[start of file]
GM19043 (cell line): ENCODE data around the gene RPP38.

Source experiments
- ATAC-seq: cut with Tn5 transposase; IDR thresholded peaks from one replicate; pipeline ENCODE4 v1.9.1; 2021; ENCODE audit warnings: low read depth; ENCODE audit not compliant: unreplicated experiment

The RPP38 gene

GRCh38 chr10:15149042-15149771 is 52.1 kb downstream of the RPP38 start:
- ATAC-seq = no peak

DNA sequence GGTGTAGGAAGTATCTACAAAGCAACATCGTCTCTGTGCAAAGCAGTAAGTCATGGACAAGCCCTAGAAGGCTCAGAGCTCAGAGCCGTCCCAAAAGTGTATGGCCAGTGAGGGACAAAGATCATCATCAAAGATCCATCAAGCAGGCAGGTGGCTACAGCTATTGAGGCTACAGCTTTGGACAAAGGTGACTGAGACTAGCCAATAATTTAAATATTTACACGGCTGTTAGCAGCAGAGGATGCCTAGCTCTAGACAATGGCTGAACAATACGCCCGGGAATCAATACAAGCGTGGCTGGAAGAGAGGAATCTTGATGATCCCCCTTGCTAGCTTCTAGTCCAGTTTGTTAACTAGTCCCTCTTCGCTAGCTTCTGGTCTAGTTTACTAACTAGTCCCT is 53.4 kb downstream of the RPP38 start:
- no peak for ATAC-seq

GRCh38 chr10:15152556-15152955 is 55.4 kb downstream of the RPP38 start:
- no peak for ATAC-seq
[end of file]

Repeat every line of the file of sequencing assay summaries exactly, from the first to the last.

GM19043 (cell line): ENCODE data around the gene RPP38.

Source experiments
- ATAC-seq: cut with Tn5 transposase; IDR thresholded peaks from one replicate; pipeline ENCODE4 v1.9.1; 2021; ENCODE audit warnings: low read depth; ENCODE audit not compliant: unreplicated experiment

The RPP38 gene

GRCh38 chr10:15149042-15149771 is 52.1 kb downstream of the RPP38 start:
- ATAC-seq = no peak

DNA sequence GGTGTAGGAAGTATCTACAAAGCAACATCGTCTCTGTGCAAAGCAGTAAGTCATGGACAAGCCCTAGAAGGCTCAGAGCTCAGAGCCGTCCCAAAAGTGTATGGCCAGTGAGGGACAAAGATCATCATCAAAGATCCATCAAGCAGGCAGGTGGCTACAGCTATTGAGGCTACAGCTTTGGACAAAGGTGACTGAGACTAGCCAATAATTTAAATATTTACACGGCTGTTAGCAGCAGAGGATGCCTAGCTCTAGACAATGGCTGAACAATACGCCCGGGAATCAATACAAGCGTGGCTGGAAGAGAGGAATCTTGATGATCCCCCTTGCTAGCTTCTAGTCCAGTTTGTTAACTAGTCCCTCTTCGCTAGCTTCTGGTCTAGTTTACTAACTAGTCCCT is 53.4 kb downstream of the RPP38 start:
- no peak for ATAC-seq

GRCh38 chr10:15152556-15152955 is 55.4 kb downstream of the RPP38 start:
- no peak for ATAC-seq